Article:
I briefly debated a title of, What the Iowa results mean, followed by my first ever single word post: Nothing. But that would be a bit on the cynical side even for me, and frankly it’s not entirely true.
On the Republican side of the coin I’m having a hard time seeing last night’s results as too much of a surprise, at least in the two top spots. Trump and Cruz had been battling neck and neck in the first place hunt for the past month and that’s where they finished. The final polling had it backward, with Trump at 28 and Cruz at 23, but the Cruz 28 to Trump’s 24 wasn’t all that huge of a flip. Still, analysts were looking for something to blame it on and they quickly settled on Trump’s failure to show for the last debate. (CNN)
Marco Rubio won 30% and Ted Cruz won 25% of the GOP voters who made up their minds in the days between the debate and the caucuses. Trump won only 14% of those late-deciding voters.
Among those who decided earlier, 30% backed Trump and Cruz while only 19% backed Rubio.
It won’t come as much of a surprise that Fox News was quick to latch on to that theory also, since they were on the opposite side of that food fight.
Marco Rubio, the best debater, came on strong and gained real momentum. He came very close to coming in second. Certainly he has to be viewed as a very serious candidate and the best bet to become the establishment candidate.
Trump is Trump and his special appeal to new voters and the angry anti-Washington element will go on, too, but with unpredictable results. He also paid a price for missing the last debate and fighting Fox News.
That’s an awfully thin wafer to base a four point variation on when the last poll (which everyone is using as the marker) had a margin of error which was basically the same amount. Still, if it makes them feel better, go with that. I have to wonder if Steve King tweeting that Ben Carson was dropping out of the race had anything to do with it, though. This wasn’t some hack from a local precinct printing up misleading flyers and tacking them to phone poles. It’s Steve King. If word of that got out at the caucus stations some folks may have been moved away from Carson and Cruz is a fairly likely next stop, at least for the evangelicals. But with that said, Carson was only projected to get 10% and he performed right along those lines, so who the heck knows?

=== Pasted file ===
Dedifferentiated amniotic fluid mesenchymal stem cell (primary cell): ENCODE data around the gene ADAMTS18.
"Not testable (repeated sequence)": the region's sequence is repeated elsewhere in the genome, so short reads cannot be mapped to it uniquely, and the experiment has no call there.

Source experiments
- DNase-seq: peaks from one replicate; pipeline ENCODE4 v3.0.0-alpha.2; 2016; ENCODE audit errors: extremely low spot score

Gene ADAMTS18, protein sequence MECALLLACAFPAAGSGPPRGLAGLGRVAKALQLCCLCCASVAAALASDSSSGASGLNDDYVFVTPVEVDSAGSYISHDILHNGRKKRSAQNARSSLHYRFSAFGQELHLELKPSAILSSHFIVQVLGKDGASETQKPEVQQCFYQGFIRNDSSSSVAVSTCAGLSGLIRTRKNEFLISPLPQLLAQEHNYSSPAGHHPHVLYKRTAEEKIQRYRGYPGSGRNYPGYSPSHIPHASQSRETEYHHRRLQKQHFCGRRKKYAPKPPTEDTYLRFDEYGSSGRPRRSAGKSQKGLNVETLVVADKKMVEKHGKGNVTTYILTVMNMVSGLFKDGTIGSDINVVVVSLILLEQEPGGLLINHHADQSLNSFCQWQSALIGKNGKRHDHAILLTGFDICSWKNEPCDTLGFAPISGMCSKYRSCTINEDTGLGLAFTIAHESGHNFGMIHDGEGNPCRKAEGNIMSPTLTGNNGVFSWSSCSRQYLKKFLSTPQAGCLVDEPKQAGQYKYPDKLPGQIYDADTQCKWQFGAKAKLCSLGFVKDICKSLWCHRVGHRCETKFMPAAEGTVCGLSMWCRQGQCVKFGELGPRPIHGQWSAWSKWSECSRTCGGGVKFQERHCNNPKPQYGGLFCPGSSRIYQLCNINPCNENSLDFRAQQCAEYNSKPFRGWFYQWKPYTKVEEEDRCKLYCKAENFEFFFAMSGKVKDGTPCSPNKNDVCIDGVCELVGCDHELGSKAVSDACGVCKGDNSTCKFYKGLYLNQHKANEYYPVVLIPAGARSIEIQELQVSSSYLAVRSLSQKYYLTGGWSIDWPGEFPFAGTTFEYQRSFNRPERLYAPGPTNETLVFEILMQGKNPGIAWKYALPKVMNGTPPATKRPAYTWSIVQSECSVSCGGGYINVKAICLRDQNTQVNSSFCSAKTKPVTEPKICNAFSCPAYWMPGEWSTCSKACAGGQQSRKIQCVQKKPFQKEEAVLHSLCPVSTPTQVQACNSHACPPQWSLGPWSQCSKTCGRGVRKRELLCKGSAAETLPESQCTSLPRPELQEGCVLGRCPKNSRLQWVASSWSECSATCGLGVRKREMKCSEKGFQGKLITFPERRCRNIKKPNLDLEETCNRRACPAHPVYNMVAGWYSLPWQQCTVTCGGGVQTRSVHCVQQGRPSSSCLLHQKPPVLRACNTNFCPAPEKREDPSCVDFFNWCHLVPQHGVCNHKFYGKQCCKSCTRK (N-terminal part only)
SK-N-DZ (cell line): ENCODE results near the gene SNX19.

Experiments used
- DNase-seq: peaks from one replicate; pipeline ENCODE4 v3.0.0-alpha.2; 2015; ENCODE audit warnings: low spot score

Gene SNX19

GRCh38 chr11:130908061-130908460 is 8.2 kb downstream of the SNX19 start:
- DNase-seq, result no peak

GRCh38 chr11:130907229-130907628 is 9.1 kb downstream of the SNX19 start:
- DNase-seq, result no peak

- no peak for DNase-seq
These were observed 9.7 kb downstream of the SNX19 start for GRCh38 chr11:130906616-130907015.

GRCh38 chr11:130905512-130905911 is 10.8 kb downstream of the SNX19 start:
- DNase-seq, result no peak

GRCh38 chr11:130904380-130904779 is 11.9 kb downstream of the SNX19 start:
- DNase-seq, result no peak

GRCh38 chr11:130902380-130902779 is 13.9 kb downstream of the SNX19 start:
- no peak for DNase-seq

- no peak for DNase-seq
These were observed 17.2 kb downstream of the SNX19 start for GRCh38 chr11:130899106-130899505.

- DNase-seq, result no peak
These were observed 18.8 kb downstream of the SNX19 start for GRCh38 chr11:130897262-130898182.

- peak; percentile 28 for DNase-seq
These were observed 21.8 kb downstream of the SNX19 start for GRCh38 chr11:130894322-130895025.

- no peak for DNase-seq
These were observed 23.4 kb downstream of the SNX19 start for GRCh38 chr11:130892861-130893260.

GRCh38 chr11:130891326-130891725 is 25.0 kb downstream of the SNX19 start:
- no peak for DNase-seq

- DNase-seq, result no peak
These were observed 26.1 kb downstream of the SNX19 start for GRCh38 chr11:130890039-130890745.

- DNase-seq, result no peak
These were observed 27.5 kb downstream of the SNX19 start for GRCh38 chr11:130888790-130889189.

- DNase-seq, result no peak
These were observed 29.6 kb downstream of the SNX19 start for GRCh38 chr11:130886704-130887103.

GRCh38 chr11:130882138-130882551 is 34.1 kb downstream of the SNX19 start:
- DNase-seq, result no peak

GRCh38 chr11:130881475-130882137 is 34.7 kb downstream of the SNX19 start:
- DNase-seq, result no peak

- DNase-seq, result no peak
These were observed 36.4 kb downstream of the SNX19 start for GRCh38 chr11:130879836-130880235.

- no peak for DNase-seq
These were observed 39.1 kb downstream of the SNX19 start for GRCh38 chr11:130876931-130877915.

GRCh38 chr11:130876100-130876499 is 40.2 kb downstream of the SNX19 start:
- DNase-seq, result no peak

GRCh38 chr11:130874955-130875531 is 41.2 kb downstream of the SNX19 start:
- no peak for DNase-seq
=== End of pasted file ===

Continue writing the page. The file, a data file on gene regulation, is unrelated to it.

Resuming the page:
Obviously Rubio was the fast mover last night, greatly overperforming expectations, so that may be where Trump lost four points. The problem with reading too much into any of this is that we’re heading into a very different electorate next Tuesday. We’re still expecting a Trump – Cruz finish there, but if Rubio can’t pull off another dazzling third place finish (highly questionable, since Kasich, Christie and Bush seem stronger potential thirds in New Hampshire) then his story arc may be shorter than his supporters are anticipating.
Only Huckabee has officially dropped thus far, which is great news for Trump and bad news for the establishment lane. But aside from possibly Carson, who should be a much better natural fit in Iowa than New Hampshire, who else should have dropped? Most of those other guys I just mentioned were waiting for New Hampshire anyway. I think the real culling of the field will begin after that.
As for the Democrats… meh. The last polls showed their race as a virtual tie with Hillary possibly having a tiny lead within the margin of error. That’s exactly how it ended. Sanders proved he was viable by turning out half the base for him on a cold Iowa night and he’ll take that as a moral victory (at least) into New Hampshire where he holds a strong lead. After that his support seems to collapse unless he can take the headlines from Iowa and New Hampshire and turn them into something national. It would be great to see, but color me dubious. Of course, now that O’Malley has dropped out, all three of his supporters may flip to Bernie, so he could have that going for him.
In closing we’ll swing back to the GOP for a moment. We are still a long way from a two man race. The two top dogs haven’t changed, but the establishment lane still has plenty of hopefuls who are praying for a miracle next Tuesday. Assuming somebody besides Rubio takes a strong third in the Granite State we will see at least four viable contenders going into South Carolina and Nevada. It will make the debates more productive, but I don’t expect it to be enough to shake Trump and Cruz out of the top branches of the tree… yet.